Ninoy name to replace Dadong at Clark airport?
SELL NAIA: Another major decision of President Noynoy Aquino that is likely to trigger political debate is the projected transfer of the Ninoy Aquino International Airport (NAIA) to Clark Field some 100 kilometers away in Pampanga.
The most daunting problem here is not engineering but financing, how to raise the billions needed for the idea to take off. The standard 1-2 formula for solving that is: (1) Reduce the problem to pesos/dollars, then (2) raise the money.
The bulk of the problem is more or less solved if the money needed — plus contingency expenses and, of course, the usual commissions — is eventually raised.
Transportation Secretary Mar Roxas has addressed the financing problem. He said the government would sell the prime NAIA site in Pasay to raise the billions needed. That makes sense to most people, especially those jockeying to acquire the land.
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RAIL OR ROADWAY?: What remains hanging is how to transport daily the thousands of airline passengers between Clark and Metro Manila in not more than 40 minutes one-way.
That requires another 1-2 solution: calculating the cost, then raising the money to buy right of way, relocate houses and build the rail tracks or roadway (whichever route is chosen first).
The engineering aspects can be adjusted, depending on how much money is available for all those waiting to be paid and what timeframe is imposed.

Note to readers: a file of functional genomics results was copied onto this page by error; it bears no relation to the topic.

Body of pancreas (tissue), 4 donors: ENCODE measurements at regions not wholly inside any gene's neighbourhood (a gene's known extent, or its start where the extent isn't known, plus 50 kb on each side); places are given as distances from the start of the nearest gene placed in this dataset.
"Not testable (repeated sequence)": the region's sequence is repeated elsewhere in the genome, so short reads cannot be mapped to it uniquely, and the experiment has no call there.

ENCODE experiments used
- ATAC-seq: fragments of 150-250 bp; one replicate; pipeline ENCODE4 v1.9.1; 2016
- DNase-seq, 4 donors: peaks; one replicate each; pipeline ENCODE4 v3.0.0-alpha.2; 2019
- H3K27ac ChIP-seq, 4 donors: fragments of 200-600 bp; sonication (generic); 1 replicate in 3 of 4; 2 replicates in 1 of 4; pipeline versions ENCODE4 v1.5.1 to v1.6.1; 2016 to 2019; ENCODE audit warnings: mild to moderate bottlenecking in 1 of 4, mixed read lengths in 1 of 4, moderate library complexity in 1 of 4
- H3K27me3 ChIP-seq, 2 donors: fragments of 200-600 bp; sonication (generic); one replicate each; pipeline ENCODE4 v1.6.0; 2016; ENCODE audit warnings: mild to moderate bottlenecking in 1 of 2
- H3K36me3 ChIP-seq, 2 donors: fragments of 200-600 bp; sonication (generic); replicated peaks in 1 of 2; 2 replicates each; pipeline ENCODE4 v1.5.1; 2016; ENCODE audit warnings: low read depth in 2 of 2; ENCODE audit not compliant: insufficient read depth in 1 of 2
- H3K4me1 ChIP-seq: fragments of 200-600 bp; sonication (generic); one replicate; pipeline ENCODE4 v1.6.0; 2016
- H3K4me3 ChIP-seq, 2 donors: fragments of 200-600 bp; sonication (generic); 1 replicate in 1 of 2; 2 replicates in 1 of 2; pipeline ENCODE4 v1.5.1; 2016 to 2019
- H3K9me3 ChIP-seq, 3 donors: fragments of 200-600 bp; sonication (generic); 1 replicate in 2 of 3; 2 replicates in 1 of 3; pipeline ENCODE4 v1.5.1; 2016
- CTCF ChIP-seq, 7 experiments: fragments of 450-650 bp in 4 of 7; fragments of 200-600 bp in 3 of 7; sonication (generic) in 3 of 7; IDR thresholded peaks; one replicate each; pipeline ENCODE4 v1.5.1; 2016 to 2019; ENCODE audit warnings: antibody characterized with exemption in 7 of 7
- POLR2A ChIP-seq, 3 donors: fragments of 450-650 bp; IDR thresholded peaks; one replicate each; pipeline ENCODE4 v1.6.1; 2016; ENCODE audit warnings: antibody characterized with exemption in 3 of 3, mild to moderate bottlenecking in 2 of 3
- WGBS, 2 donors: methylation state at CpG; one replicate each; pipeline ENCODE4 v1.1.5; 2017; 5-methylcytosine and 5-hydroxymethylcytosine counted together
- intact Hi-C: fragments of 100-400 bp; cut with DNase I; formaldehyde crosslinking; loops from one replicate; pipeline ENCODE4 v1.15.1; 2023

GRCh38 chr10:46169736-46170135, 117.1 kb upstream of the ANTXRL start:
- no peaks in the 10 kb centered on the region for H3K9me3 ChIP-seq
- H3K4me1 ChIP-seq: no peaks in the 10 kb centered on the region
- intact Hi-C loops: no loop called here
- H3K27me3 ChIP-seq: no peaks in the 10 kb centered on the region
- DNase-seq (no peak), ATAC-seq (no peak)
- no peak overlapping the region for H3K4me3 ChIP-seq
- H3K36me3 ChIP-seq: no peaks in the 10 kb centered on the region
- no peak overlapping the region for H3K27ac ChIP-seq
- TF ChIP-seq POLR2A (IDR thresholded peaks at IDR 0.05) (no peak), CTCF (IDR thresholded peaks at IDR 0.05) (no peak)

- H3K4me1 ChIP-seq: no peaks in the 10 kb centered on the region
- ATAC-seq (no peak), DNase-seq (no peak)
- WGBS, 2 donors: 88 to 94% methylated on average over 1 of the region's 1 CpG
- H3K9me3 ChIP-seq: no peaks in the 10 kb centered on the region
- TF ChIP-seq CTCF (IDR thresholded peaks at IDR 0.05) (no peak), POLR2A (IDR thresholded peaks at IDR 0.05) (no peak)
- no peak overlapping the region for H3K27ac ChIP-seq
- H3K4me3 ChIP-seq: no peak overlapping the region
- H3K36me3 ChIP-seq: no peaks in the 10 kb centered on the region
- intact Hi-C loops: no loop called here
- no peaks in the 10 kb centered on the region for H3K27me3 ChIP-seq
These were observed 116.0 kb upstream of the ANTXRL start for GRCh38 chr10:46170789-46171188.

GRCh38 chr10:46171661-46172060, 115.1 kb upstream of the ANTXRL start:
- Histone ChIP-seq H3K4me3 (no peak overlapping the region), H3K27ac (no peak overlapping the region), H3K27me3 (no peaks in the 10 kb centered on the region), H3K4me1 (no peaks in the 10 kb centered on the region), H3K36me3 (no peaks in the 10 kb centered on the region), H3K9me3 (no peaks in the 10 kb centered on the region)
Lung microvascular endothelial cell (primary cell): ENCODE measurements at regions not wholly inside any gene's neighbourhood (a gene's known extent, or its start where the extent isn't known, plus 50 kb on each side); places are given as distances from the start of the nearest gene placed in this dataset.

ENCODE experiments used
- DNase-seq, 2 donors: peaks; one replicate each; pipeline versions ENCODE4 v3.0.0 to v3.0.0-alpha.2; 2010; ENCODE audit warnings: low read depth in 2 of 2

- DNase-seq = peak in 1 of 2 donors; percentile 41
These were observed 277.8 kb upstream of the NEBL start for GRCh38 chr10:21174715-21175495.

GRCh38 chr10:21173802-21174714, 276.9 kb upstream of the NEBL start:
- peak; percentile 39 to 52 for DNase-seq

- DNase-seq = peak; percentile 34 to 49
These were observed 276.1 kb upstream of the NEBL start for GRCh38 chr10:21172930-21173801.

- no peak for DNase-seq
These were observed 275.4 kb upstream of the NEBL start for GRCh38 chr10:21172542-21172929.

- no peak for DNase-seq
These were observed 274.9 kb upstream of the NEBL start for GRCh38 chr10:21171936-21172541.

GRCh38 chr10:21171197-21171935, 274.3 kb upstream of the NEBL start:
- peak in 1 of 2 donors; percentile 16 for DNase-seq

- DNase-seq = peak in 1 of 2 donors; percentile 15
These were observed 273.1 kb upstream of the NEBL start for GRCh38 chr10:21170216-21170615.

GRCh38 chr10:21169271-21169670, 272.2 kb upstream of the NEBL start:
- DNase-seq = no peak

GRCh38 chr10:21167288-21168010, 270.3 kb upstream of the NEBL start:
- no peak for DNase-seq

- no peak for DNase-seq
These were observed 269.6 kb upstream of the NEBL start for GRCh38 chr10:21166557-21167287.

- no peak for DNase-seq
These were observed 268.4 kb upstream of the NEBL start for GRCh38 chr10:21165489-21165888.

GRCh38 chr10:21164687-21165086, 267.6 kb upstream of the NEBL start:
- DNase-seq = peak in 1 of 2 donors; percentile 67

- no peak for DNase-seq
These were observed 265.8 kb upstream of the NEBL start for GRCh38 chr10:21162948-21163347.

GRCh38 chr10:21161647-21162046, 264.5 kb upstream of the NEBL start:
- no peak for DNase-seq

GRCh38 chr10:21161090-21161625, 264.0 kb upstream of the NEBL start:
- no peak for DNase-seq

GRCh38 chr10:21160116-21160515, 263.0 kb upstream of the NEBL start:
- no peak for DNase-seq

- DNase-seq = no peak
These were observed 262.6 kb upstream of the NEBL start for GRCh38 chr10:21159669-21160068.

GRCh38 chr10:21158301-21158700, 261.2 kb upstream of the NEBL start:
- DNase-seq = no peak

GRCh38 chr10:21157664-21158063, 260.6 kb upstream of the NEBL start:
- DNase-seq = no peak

A major time constraint is that President Aquino must deliver something operational before he steps down in 2016.
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NORTHRAIL MESS: The original plan was to build a double rail track more or less following the northbound line of the Philippine National Railways. For this project, called NorthRail, a huge dollar loan was secured from Japan.
But it appears that much of the funds have been frittered away, tra-la-la, without much to show for it except bulging pockets.
That fastbreak occurred during the past Arroyo dispensation, but, miracle of miracles, President Aquino did not drop the NorthRail project as corrupt. He is now reportedly seeking another loan for it, also from Japan.
Assuming we can raise fresh billions, in the process hocking the future of our grandchildren still unborn, that is not the end of the movie in my mind. I see politics about to make its usual entrance anytime to spoil the scene.
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MOVE OVER, DADONG?: Even before the lucky contractors are able to build the terminals and related structures in Clark, a political storm might hit the area and derail, or at least delay, the projected transfer.
When we move NAIA to Clark, what do we actually transfer?
As in showbiz, there will be the big howling debate over billing.(Billing here does not refer to who gets the fat commissions, but whose names go where, and how big they will be.)